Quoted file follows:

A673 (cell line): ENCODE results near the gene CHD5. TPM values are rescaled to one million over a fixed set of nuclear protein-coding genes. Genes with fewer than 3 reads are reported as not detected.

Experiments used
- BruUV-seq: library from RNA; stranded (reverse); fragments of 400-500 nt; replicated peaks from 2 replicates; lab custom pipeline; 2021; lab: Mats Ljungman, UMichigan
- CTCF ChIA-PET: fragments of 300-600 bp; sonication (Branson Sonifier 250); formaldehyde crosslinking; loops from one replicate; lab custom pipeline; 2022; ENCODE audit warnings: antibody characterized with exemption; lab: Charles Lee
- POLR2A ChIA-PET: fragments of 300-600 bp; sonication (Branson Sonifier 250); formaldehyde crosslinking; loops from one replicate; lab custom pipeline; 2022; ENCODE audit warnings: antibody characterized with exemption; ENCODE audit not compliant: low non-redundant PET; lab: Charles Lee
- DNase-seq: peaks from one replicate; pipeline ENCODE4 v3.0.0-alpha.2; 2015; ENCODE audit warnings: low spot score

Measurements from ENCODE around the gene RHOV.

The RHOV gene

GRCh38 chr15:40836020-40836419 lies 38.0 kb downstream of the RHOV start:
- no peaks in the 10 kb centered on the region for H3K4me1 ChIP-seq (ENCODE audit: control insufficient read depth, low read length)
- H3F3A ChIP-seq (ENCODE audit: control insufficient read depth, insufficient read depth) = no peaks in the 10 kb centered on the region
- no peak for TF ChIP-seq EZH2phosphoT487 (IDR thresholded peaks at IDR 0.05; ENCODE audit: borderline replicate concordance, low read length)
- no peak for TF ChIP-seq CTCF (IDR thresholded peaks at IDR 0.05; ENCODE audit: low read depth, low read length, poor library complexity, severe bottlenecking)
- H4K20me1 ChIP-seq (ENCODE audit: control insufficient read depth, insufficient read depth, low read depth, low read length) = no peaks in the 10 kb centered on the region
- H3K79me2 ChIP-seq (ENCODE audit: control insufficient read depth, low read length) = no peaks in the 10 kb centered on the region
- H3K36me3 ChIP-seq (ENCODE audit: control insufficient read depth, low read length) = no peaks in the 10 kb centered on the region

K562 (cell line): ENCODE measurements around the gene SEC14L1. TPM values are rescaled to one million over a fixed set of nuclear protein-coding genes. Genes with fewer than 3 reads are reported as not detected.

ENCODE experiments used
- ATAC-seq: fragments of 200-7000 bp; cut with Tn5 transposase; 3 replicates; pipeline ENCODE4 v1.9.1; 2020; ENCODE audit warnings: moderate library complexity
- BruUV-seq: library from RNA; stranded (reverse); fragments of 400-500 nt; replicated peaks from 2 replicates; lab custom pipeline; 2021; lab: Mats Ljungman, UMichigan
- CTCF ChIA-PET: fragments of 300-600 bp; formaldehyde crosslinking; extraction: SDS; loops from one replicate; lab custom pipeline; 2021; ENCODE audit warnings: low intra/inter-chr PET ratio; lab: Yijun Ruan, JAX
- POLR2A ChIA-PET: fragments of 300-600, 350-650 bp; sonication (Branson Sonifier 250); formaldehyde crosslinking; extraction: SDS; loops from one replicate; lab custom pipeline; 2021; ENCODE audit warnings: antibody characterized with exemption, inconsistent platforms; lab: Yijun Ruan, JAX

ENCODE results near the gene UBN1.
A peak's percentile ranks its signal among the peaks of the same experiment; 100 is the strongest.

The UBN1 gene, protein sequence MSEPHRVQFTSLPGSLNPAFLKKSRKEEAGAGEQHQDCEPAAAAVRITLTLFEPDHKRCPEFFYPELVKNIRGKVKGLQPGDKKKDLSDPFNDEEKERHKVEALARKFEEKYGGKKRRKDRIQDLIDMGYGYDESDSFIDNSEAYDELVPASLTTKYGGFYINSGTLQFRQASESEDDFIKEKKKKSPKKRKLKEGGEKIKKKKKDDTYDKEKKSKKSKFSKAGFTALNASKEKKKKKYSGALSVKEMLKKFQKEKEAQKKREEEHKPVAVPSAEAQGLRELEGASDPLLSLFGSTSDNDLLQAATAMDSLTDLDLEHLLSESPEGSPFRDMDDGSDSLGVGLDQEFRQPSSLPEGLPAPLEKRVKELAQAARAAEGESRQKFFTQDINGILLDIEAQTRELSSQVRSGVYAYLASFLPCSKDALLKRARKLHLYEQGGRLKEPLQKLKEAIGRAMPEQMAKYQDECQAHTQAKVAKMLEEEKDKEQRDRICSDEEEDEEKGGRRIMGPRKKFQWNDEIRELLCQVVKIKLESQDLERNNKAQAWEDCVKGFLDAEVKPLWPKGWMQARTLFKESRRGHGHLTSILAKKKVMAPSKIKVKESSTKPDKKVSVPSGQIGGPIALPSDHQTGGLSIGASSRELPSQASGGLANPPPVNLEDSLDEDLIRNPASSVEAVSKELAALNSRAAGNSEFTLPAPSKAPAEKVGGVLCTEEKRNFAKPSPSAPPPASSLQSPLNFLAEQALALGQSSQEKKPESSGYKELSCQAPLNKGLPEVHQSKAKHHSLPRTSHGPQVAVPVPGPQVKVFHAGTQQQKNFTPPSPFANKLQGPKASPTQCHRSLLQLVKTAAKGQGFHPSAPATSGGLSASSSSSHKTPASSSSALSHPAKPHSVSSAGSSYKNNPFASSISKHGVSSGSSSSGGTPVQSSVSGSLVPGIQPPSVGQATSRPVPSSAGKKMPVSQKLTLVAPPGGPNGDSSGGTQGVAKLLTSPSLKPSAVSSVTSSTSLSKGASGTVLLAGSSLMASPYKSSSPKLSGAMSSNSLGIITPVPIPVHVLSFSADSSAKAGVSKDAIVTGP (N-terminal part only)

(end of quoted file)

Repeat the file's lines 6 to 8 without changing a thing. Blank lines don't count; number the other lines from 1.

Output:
- DNase-seq: peaks from one replicate; pipeline ENCODE4 v3.0.0-alpha.2; 2015; ENCODE audit warnings: low spot score

Measurements from ENCODE around the gene RHOV.

The RHOV gene